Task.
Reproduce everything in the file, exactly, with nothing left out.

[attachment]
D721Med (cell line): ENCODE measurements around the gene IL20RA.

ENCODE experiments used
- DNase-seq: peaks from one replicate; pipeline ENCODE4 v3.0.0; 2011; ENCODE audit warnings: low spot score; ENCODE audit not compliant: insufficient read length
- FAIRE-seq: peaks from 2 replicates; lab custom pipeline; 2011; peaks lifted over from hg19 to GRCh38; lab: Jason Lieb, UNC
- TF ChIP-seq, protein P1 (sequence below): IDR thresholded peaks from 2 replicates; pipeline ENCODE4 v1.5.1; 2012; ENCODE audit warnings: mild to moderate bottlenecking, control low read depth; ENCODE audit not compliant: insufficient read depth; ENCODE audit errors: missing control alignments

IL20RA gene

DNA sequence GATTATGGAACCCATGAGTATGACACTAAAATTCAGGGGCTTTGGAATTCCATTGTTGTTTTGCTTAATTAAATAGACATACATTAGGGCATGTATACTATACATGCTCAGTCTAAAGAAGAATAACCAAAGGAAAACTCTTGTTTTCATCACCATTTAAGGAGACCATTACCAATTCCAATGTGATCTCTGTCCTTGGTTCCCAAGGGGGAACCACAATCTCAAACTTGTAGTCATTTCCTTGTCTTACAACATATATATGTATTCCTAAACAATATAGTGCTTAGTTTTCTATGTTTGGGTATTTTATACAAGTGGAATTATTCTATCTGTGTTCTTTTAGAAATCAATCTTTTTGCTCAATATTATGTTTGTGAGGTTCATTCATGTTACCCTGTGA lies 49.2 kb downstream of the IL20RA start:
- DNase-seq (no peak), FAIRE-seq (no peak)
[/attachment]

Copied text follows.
D721Med (cell line): ENCODE measurements around the gene IL20RA.

ENCODE experiments used
- DNase-seq: peaks from one replicate; pipeline ENCODE4 v3.0.0; 2011; ENCODE audit warnings: low spot score; ENCODE audit not compliant: insufficient read length
- FAIRE-seq: peaks from 2 replicates; lab custom pipeline; 2011; peaks lifted over from hg19 to GRCh38; lab: Jason Lieb, UNC
- TF ChIP-seq, protein P1 (sequence below): IDR thresholded peaks from 2 replicates; pipeline ENCODE4 v1.5.1; 2012; ENCODE audit warnings: mild to moderate bottlenecking, control low read depth; ENCODE audit not compliant: insufficient read depth; ENCODE audit errors: missing control alignments

IL20RA gene

DNA sequence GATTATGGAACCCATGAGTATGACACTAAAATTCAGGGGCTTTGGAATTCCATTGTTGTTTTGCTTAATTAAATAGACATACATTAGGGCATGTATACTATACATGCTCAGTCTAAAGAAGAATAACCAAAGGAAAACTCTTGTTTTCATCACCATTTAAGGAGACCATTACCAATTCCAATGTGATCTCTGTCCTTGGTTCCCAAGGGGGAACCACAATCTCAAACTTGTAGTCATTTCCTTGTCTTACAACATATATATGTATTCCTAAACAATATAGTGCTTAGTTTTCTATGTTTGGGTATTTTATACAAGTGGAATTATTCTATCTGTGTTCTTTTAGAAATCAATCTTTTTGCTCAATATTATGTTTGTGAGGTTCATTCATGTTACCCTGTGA lies 49.2 kb downstream of the IL20RA start:
- DNase-seq (no peak), FAIRE-seq (no peak)